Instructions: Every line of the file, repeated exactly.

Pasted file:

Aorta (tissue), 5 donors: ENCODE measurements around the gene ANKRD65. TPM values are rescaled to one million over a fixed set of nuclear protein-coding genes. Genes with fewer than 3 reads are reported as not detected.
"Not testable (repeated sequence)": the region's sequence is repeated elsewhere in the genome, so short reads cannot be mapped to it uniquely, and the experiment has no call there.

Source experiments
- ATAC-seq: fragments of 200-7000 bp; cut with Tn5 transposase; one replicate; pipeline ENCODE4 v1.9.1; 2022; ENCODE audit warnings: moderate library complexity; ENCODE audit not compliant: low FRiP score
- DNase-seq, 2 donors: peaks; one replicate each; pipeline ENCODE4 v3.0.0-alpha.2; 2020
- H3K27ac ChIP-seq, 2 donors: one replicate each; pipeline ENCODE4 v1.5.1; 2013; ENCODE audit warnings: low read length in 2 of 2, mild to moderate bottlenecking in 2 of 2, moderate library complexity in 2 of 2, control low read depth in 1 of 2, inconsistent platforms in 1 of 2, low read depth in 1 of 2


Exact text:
Aorta (tissue), 5 donors: ENCODE measurements around the gene ANKRD65. TPM values are rescaled to one million over a fixed set of nuclear protein-coding genes. Genes with fewer than 3 reads are reported as not detected.
"Not testable (repeated sequence)": the region's sequence is repeated elsewhere in the genome, so short reads cannot be mapped to it uniquely, and the experiment has no call there.

Source experiments
- ATAC-seq: fragments of 200-7000 bp; cut with Tn5 transposase; one replicate; pipeline ENCODE4 v1.9.1; 2022; ENCODE audit warnings: moderate library complexity; ENCODE audit not compliant: low FRiP score
- DNase-seq, 2 donors: peaks; one replicate each; pipeline ENCODE4 v3.0.0-alpha.2; 2020
- H3K27ac ChIP-seq, 2 donors: one replicate each; pipeline ENCODE4 v1.5.1; 2013; ENCODE audit warnings: low read length in 2 of 2, mild to moderate bottlenecking in 2 of 2, moderate library complexity in 2 of 2, control low read depth in 1 of 2, inconsistent platforms in 1 of 2, low read depth in 1 of 2